You: Are you a real person?

Sara S: Did you have any other questions about any other items?

Sara S: Yes, I am.

You: Wow. Technology.

Macalister Boots do not come in half sizes, and do not ward against death.


Terrible Tuesday

August 14, 2012

me:  i am being useless

Sent at 1:27 PM on Tuesday

LB:  by definition i am useless

A Gig For Me

August 14, 2012

“Tino Seghal makes what he calls ‘constructed situations.’  He uses the raw materials of voice, language, and movement to build pieces of art.  For ‘This Progress’ (2010), he filled the rotunda of the Guggenheim with a corps of ‘interpreters’ –– children, teen-agers, baby boomers, octogenarians –– who, according to a set of rules devised by Sehgal, engaged each visitor in a conversation, delivering him to progressively older interlocutors as he spiralled up the museum’s ramp.  The piece, which made intimates of strangers, was exhilarating.  Visitors shared such confidences as, ‘The smaller the diamond, the better the marriage’ and ‘Mr. Hitler ruined my childhood.’  Some of them left in tears.  (The critic Jerry Saltz pointed out that it was the only work of art he’d ever encountered that could cry back.)  ‘This Progress’ reflected Sehgal’s desire to redefine art as the transformation of actions rather than of things.  ‘What my work is about is, Can something that is not an inanimate object be considered valuable?’ Sehgal said recently.  He is, in a sense, an architect of interaction.  His works are collaborations, new builds on human turfs.”

— New Yorker article entitled “The Question Artist”

So now I have to write to Tino Sehgal and offer myself up as an “interpreter” (for a nominal fee) for his next NYC-based project.  Here’s to hoping I have more luck with him than I did with Ms. Abramovic.

Eh, Fuck It

August 13, 2012

So I’ve tried to really not post too many pretty things that I want to be purchased for me because my boyfriend is one of three followers of this blog and sometimes calls me out on basically keeping a running tally of all the gifts I would like him to give me (sometimes he’s right, sometimes not).  And this one is PARTICULARLY bad, because it’s a RING, and I’m not saying I need to get married now or any bullshit like that (trust me, I’m about done with the whole idea of a wedding at all right now, given recent experiences), but I saw this engagement ring on a shopping website the other day and am. officially. obsessed.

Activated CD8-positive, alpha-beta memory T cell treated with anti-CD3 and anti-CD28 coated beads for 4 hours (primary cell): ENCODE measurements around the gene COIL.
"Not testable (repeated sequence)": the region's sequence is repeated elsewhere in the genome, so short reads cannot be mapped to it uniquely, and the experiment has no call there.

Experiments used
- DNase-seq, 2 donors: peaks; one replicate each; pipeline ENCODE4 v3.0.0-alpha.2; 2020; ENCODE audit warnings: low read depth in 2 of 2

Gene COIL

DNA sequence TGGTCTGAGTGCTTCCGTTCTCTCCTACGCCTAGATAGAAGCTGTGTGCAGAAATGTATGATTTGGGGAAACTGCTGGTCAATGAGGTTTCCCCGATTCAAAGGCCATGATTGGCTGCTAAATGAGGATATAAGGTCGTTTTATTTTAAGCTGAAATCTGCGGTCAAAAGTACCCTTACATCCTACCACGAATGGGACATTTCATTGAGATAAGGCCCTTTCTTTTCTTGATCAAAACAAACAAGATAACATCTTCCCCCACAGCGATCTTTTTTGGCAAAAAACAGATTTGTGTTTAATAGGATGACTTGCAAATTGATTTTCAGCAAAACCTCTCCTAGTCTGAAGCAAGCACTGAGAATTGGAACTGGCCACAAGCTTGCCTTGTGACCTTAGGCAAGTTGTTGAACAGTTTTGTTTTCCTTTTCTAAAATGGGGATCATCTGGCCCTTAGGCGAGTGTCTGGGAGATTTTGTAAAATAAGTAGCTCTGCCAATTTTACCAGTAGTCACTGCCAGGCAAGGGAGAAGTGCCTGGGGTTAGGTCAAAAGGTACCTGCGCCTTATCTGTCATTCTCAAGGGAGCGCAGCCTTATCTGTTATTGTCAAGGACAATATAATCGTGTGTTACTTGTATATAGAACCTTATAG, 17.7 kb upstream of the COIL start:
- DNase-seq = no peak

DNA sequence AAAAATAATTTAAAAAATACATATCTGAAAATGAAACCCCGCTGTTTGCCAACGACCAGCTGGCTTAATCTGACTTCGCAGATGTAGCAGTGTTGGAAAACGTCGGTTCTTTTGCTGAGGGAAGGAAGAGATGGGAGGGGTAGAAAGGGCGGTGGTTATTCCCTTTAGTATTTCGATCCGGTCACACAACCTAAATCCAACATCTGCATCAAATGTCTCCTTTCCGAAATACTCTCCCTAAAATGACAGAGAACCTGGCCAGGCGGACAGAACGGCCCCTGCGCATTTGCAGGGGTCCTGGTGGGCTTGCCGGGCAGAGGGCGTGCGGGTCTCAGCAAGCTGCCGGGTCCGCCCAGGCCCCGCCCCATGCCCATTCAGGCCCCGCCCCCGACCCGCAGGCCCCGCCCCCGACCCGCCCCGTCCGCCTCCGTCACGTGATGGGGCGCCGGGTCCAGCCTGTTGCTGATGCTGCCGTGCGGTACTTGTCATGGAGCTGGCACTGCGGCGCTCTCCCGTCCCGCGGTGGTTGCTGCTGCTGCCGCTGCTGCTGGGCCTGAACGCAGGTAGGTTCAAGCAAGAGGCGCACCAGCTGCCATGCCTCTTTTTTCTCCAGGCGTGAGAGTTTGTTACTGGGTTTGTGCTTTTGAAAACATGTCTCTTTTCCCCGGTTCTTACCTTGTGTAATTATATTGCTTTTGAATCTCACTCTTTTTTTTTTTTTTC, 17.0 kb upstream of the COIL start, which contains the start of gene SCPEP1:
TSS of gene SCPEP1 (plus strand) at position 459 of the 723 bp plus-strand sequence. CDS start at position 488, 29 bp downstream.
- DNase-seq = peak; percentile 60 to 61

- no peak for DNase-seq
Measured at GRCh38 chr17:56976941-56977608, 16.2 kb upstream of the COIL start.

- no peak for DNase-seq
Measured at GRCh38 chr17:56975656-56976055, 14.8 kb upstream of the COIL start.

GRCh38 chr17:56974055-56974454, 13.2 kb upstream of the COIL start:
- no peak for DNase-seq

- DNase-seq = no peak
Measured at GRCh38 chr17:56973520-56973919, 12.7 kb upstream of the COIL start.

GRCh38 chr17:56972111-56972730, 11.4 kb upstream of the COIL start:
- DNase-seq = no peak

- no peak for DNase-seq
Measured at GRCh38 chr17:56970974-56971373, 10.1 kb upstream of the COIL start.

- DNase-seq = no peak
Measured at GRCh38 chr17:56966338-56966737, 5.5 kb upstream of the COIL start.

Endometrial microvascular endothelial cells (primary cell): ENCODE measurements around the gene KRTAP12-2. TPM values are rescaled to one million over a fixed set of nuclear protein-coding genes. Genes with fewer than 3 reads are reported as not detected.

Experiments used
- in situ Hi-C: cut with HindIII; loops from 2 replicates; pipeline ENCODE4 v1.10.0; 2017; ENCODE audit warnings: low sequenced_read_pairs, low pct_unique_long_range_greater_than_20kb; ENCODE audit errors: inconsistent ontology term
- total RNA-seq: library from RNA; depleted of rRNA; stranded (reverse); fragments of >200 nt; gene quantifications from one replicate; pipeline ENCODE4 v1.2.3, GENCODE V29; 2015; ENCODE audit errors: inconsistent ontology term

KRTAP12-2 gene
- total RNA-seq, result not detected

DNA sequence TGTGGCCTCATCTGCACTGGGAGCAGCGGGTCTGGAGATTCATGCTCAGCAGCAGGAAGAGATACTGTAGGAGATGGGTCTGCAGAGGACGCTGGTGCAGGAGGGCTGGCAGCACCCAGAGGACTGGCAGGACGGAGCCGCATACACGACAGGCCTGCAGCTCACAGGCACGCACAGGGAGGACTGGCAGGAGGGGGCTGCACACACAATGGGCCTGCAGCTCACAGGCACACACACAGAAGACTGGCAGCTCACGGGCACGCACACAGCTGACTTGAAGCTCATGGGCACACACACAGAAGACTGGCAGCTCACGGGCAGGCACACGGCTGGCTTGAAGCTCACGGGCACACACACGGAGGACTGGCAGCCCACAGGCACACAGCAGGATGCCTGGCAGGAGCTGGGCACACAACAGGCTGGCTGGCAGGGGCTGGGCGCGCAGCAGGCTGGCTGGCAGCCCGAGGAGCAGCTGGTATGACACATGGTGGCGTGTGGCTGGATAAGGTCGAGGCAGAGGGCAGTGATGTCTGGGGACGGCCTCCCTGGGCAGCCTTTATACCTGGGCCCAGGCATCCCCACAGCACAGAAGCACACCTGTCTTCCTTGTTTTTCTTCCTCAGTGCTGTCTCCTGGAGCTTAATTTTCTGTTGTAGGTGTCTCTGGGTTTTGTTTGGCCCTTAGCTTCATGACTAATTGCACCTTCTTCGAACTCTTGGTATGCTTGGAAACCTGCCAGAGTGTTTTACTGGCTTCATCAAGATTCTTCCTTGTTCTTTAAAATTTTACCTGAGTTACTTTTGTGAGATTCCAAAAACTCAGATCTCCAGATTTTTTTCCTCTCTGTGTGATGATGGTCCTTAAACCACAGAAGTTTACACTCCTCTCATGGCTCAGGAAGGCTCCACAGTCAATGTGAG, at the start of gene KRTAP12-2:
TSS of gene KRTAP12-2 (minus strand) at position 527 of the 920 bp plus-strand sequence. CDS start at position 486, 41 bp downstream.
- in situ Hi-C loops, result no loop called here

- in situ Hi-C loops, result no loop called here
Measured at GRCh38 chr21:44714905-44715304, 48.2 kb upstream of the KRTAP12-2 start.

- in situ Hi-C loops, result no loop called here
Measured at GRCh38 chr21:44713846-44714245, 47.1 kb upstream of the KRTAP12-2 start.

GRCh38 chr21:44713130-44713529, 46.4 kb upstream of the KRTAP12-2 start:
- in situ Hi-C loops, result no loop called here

It’s a black fucking diamond.  So badass, and yet so beautiful.  The perfect antidote to all the boringly pure whites out there.

So why am I doing something so blatantly idiotic as posting an engagement ring when I know my boyfriend –– logical and fearless a thinker he may be –– looks at this site?  Well, it seems pretty obvious to me, a devotee of Walker Percy and all, that a lot of e-activity these days is a paltry attempt at ownership –– as in, we post a link to an article that we like because it allows us to feel that we have some active hand in its creation, or a picture of a blouse we may have seen online because by keeping a simulacrum of it on our blog (in our domain), it’s a bit like having it in our own closets.  In other words, passing the thing on, announcing our love of it, commenting on it online, these are the closest experiences we can ever have to owning the thing 100%, and while of course we should all aim towards some degree of needless Buddhist existence (especially American active-Facebookers), sometimes you can’t help but want to have something, to touch it and to keep it for yourself.  So basically I just want this beautiful thing, even in a way that is so pathetically by-proxy and associative, and I’m succumbing to my desire for one <500 word post.  I wanted to announce my attraction to it so much that I emailed a pretty prominent professional blogger who writes about cutesy stuff like baby clothes and NYC date ideas and told her she should post it.  Her response:

“haha, you are so cute!! thank you so much for writing:) oh wow, this ring is gorgeous; i really love it. i’d love to post about it soon. thank you so much for the great idea!!”

So maybe she will and maybe she won’t, but for whatever reason, it wasn’t good enough for me.  I wanted to claim it for myself, so here we are.

This is the catalyst for the creation of another retro-category, I believe: new lows.


Back from the Mish

August 12, 2012

Back from northern Michigan, feeling like absolute death for various reasons, but thought I would share this uncharacteristically scatological bit of self-made humor with you: the other day I was taking a shit and eating a piece of toast at the same time and I thought, amused at myself, “Ah, the Circle of Life!”